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« Reply #6 on: April 26, 2014, 10:33:43 pm »

Water buffalo i don't know about,i was talkin bison..Awsome stuff Camano! I found this old bull skull at a yard sale for 25.00 the horns were peeled back and rough as an old cob,i rasped and filed and sanded,dyed them and put a semi gloss on them.It's what taught me to wear eye protection and a breather mask,felt like i had sand in my eyes for days and had a bit of a sore throat,wasn't fun.



This is the buffalo,i just used black shoe polish on it,but i wasn't about to mess with it becuase it was like hair fibers.

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GunClick Rick
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« Reply #7 on: April 26, 2014, 10:49:28 pm »

Hi
Thanks for the ideas.  I tried the horn, but it warped and wouldn't stay glued to the blade.  I ordered black canvas and black linen McCarty instead.  I'll use real bison leather for the sheath.  It's for Boy Scout and I think they'll like it just as well.

Later

What your posed to do is give them boys some horn and sand paper and tell them to shape and sand~ Cheesy That's what my mountain man friend does when he teaches at schools,i gave him a bear hide once and he had them all hand tan that booger in different sessions,it came out darn nice and i wanted it back,no go Grin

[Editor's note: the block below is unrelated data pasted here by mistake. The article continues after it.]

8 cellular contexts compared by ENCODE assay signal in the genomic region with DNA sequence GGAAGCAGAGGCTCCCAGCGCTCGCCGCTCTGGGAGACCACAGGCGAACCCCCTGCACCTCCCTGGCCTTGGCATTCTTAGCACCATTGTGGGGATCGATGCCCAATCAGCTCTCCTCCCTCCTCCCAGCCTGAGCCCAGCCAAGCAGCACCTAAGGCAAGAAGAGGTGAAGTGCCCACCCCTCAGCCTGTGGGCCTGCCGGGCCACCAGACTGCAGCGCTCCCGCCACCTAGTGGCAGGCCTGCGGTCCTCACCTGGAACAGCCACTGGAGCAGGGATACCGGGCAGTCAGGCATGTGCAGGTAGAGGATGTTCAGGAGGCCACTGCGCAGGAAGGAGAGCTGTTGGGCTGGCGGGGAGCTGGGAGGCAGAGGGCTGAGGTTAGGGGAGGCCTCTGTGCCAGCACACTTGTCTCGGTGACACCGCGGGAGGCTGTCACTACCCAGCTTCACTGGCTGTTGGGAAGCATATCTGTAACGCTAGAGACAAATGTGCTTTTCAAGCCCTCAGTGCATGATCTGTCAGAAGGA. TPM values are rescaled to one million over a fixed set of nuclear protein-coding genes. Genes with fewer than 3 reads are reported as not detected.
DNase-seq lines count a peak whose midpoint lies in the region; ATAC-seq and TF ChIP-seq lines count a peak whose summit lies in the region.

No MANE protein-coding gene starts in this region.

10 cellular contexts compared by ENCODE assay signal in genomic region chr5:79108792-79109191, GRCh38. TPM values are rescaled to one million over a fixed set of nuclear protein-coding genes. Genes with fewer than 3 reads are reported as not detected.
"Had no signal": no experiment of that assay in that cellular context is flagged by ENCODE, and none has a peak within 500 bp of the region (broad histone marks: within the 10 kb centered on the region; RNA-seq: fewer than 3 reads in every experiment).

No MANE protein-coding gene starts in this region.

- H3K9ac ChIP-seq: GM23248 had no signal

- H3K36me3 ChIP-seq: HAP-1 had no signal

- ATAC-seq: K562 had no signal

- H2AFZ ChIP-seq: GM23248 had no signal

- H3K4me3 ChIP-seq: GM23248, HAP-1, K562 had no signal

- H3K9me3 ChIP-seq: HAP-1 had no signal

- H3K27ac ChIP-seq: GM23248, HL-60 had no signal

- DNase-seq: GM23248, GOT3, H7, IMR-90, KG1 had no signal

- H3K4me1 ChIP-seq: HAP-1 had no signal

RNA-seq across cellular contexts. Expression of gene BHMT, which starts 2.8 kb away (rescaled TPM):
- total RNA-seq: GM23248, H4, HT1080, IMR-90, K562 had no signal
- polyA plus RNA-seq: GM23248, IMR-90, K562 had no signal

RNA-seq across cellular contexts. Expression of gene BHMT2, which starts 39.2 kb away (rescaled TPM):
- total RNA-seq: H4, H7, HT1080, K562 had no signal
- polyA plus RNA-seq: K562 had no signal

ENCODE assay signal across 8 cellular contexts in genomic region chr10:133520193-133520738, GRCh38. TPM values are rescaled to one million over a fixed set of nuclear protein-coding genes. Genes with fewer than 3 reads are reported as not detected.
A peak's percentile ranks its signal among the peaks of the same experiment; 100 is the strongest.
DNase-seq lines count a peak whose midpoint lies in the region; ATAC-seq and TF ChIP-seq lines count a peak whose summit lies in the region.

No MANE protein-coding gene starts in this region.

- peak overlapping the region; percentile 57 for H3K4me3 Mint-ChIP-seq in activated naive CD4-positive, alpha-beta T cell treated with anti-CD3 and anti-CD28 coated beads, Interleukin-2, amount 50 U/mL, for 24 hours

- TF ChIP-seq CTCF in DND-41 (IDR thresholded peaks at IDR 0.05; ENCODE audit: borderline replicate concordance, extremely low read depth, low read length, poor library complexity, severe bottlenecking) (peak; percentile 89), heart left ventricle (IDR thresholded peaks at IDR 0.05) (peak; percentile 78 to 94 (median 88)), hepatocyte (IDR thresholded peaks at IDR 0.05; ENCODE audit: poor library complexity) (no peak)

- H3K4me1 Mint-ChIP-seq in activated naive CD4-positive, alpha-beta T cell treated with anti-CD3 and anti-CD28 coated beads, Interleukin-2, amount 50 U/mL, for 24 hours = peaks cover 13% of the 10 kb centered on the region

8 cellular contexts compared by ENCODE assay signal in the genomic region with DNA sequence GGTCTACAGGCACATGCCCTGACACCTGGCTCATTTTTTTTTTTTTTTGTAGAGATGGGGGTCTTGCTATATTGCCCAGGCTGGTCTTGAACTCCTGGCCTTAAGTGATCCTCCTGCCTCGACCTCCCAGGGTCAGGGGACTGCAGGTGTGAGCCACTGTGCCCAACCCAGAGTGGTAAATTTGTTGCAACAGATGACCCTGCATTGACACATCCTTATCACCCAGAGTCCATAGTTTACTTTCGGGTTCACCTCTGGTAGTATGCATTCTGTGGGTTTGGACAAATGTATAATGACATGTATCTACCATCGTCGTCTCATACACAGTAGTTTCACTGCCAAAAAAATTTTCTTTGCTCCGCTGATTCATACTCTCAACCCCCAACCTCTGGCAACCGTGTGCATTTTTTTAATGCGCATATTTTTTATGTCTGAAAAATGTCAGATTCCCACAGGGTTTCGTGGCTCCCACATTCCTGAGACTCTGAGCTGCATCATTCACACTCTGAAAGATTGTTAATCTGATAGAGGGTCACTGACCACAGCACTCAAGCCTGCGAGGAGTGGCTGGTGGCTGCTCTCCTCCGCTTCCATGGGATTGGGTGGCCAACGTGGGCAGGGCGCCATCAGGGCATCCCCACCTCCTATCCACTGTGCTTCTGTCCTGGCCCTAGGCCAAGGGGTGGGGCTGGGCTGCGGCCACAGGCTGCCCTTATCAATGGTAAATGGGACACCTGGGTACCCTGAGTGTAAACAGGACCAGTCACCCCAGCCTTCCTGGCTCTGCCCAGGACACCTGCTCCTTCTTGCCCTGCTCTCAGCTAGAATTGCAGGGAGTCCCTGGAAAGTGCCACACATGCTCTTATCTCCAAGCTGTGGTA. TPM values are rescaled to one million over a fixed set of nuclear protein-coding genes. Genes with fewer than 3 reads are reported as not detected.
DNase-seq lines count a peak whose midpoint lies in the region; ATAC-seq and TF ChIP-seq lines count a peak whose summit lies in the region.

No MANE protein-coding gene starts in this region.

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May your lodges hold much tatanka~
1961MJS
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« Reply #8 on: April 27, 2014, 08:25:38 am »

I think you will be much happier with Micarta, it won't chip and does not get sliperu when wet like horn can.

I am surprised that the water buffalo horn warped on you. What type of glue did you use, did you also use screws or pins?

Hi

I used pins, and Locktite gel glue.  The Horn warped, I had it for say 4-5 months.  I won't try and use it until I get a garage so I can have a much larger belt sander. 

Later

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ChuckBurrows
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« Reply #9 on: April 27, 2014, 11:50:32 am »

Buffalo horn has always had a nasty rep for warping - most makers using it today get it pre-stabilized or have it stabilized...
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aka Nolan Sackett
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Cliff Fendley
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« Reply #10 on: January 28, 2015, 02:47:32 pm »

Working with some buffalo horn and made me think of this thread. I agree with what Chuck said but it doesn't even stabilize well either. I always warn customers wanting buffalo horn. It can shrink, crack, twist, warp, etc, etc.

I always tell customers to rub mineral oil on it from time to time to keep it from drying out and cracking. Treat it the same way you would ivory.

Work it the same way you work ivory, sharp belts and keep it cool, sand to at least 600, buff with muslin wheel with green or pink compound. If done right buffalo horn will shine like a black mirror.
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Cas City Forum Hall & CAS-L  |  Special Interests - Groups & Societies  |  The Cutting Edge (Moderator: St. George)  |  Topic: Working with Buffalo Horn « previous next »